• Report this Comment On July 08, 2010, at 6:03 PM, Henry3Dogg wrote:

    It looks like the average Android phone is being activated about 3 times.

    Why not announce how many have actually meen sold.

  • Report this Comment On July 08, 2010, at 6:55 PM, TMFRhino wrote:

    landoncz,

    For what its worth, I have a Droid.

    landoncz/elchivato,

    Also, I'm not saying Google has to necessarily copy iTunes, I just think something that can synch with users media would be a huge boon in maintaining mindshare across the next 2-3 years and increasing users ease of use. I agree iTunes is a resource hog, but your average user *loves* it, especially the plug and synch functionality.

    Fool on!

    Eric

  • Report this Comment On July 08, 2010, at 7:50 PM, rtichy wrote:

    Techies cringe, go ahead... but the ladies carrying iPhones are NOT going to carry Android phones if they don't have an easy way to get apps, songs, ringtones, movies, games, etc. and I'm not either. I get goosebumps thinking about HiDef video and an 8 megapixel camera and how cool it all seems, but if apple is vetting and approving the apps on iPhone then I'm probably not going to be a victim of identity theft by an app, but that could happen on Android, right?

  • Report this Comment On July 08, 2010, at 8:35 PM, RHinCT wrote:

    Google would do well to court the RockBox developers to get them to convert it to an Android app. RockBox has the reputation of being the best mp3 player OS yet written, or so I have been led to believe.

  • Report this Comment On July 08, 2010, at 9:59 PM, TMFRhino wrote:

    rtichy,

    Totally agree. We're all techies here to some degree I'm sure, but you need to detach yourself from that to see some of the large implications. With the expansion of smartphones to the sales levels we're now seeing, the average user demands better functionality in this key area.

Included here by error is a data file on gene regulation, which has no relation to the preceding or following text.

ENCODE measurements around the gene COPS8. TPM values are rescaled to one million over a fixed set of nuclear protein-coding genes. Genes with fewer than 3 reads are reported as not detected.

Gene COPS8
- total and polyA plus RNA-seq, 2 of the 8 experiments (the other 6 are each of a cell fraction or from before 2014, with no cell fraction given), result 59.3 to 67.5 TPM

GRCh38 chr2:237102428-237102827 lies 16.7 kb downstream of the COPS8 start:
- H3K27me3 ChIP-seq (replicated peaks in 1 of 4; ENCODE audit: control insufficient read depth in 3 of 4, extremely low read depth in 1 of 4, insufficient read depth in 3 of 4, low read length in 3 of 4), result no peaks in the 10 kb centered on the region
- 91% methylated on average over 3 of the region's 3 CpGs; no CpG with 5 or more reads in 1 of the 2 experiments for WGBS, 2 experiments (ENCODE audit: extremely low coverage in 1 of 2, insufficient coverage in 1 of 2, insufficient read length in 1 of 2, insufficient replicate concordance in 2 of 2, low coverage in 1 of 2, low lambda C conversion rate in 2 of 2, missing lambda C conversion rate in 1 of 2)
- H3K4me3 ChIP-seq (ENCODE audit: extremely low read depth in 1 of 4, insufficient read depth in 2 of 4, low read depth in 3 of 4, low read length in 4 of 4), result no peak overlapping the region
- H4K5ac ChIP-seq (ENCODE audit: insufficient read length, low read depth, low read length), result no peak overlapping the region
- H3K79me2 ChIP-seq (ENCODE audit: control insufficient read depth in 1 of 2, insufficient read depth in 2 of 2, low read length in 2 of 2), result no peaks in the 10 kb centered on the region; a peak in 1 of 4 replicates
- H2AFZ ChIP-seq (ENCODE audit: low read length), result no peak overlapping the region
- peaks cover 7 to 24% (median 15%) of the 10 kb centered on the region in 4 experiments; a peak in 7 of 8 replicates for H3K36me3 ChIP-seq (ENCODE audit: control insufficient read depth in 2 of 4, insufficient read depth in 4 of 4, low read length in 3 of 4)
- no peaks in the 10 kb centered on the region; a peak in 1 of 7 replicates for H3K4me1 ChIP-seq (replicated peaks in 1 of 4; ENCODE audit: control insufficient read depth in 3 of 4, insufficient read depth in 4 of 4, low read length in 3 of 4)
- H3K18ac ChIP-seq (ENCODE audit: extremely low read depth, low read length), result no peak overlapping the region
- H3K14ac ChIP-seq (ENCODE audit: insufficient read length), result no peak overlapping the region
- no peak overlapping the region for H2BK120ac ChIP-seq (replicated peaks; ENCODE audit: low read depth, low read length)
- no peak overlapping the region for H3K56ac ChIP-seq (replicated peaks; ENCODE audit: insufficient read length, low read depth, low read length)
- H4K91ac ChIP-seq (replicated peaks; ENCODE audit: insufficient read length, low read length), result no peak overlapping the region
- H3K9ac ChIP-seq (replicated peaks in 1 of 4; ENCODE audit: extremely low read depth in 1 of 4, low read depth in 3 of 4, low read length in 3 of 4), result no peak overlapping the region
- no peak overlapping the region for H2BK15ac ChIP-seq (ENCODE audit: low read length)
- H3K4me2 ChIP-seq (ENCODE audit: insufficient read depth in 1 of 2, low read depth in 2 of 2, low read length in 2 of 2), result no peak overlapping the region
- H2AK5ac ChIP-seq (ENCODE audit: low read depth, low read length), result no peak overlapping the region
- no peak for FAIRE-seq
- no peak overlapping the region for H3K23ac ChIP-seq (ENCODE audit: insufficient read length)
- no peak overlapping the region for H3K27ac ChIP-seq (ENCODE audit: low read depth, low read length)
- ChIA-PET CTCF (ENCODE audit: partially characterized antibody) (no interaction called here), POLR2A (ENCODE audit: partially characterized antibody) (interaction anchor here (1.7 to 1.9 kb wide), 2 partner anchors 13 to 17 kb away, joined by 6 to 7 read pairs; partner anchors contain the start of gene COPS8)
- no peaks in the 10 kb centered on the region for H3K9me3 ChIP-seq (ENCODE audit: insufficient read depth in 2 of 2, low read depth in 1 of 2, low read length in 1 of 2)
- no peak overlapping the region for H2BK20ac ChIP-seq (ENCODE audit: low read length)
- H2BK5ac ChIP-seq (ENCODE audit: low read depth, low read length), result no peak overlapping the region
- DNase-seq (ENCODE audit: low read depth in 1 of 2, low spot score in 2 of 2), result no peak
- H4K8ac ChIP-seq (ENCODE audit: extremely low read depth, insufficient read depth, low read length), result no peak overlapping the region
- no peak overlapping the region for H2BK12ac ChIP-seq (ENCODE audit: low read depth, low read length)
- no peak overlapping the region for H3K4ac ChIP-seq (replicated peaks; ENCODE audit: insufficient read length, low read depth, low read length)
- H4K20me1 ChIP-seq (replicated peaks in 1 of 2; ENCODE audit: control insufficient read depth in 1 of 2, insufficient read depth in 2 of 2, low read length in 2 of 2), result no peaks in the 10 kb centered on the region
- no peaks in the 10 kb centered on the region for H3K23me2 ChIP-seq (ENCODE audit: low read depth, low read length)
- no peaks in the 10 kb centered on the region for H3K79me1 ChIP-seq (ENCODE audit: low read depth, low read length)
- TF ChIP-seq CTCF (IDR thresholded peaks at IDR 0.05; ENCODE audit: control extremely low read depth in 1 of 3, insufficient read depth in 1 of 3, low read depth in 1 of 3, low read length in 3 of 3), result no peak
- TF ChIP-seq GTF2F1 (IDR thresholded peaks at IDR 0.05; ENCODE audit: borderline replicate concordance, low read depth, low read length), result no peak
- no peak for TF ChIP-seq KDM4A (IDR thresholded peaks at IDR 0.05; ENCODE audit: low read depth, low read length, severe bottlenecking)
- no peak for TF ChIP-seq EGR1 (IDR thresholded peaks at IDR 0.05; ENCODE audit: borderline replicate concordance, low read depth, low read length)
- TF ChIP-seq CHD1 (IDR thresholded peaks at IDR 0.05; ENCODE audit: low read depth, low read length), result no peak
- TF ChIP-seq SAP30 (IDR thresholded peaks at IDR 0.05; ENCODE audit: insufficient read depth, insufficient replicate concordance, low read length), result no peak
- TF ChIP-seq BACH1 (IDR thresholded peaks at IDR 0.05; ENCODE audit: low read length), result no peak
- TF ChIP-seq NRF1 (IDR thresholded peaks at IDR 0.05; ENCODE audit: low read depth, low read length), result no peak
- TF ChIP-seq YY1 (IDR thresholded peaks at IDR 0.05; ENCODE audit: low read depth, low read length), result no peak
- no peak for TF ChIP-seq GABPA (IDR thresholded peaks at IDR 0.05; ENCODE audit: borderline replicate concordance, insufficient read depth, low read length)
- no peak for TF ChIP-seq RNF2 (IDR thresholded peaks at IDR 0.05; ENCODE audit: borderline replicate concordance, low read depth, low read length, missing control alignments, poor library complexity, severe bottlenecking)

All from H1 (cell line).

Oh, and I'm really sorry for all the Cavs fans out there :(.

    Thanks for the comments everyone, good discussion!

    - Eric Bleeker (TMFRhino)

  • Report this Comment On July 08, 2010, at 10:53 PM, tom2727 wrote:

    Am I the only person in the world who thinks I-tunes blows chunks?

    I have to "sync" my I-phone with it. Meaning I chain my phone to a single PC. If I want to get a song off my work computer onto my phone I have to get a jump drive, take the song home, load it into I-tunes on my home PC, and sync up. Only then will Steve Jobs grant me permission to use it on my phone.

    If I have a song on my phone and I want to transfer it to my work PC? I-tunes don't like that you bad boy.

    And if (heaven forbid) I want to make an MP3 ringtone to use on my phone, I-tunes won't put up with that. I need to convert it and change the extension to "trick" I-tunes into thinking it's an "official approved" ringtone before it will let me use it.

    And if I want to get my contacts list off my phone into a simple text file? No can do with I-tunes.

    When the say "I-don't" in those ads, they really hit the nail on the head. What Apple does, they do very well. But if you want to stray off the Apple reservation, they hit you with the "no" stick really fast. Which is why I will probably go android on my next phone. 2 years ago when I got my I-phone, there really was no good alternative. Not so today.

  • Report this Comment On July 09, 2010, at 8:58 AM, landoncz wrote:

    Eric, if I didn't mention before, great article and great debate!

    Google does have a bit more polishing to do with Android before Grandmas can use it as easily as they can the iTunes store. But, I think a key here is that Google is laying out an entire framework for users with their cloud that will allow for syncing, streaming, and much more, all integrated with their highly open and customizable Android OS. Apple has no such framework in the pipeline and is stuck on what is essentially an old model of closed devices and local applications. You can only push that technology so far...

    Ease of use alone does not necessarily guarantee product success (see Microsoft Kin: http://www.pcworld.com/article/200323/microsoft_kin_a_not_so..., so I think Apple will have to come up with something more than just great devices and easy to use apps to continue to compete with GOOG's next-gen infrastructure.